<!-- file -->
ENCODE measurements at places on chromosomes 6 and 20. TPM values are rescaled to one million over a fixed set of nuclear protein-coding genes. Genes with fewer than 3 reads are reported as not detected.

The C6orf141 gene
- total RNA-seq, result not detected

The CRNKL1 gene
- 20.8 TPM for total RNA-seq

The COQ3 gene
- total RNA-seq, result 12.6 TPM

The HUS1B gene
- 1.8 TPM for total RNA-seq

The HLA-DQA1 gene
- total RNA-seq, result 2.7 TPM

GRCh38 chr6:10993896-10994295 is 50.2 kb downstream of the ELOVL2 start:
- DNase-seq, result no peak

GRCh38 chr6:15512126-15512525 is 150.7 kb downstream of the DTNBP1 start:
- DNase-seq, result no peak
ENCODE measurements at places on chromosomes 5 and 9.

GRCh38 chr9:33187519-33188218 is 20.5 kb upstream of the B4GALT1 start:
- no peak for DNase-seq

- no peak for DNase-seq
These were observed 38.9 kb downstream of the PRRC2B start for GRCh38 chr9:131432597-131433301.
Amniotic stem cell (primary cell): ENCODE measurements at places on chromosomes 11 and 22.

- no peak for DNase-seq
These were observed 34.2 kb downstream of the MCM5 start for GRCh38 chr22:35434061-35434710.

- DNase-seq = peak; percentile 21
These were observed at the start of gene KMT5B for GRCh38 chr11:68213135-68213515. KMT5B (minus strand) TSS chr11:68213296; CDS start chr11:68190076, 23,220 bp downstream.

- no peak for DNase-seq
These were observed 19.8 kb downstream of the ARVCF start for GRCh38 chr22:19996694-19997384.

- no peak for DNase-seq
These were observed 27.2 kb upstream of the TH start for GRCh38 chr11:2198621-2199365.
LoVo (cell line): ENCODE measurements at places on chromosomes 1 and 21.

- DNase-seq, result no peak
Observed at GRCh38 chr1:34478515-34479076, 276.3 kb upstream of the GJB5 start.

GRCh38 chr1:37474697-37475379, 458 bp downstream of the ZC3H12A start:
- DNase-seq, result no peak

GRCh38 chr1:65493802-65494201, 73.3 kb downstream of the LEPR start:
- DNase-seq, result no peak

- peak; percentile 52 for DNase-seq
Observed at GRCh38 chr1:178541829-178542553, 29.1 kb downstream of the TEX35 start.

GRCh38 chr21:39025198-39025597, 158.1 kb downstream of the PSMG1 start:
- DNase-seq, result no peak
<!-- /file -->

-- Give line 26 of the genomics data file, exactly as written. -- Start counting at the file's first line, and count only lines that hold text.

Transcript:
- no peak for DNase-seq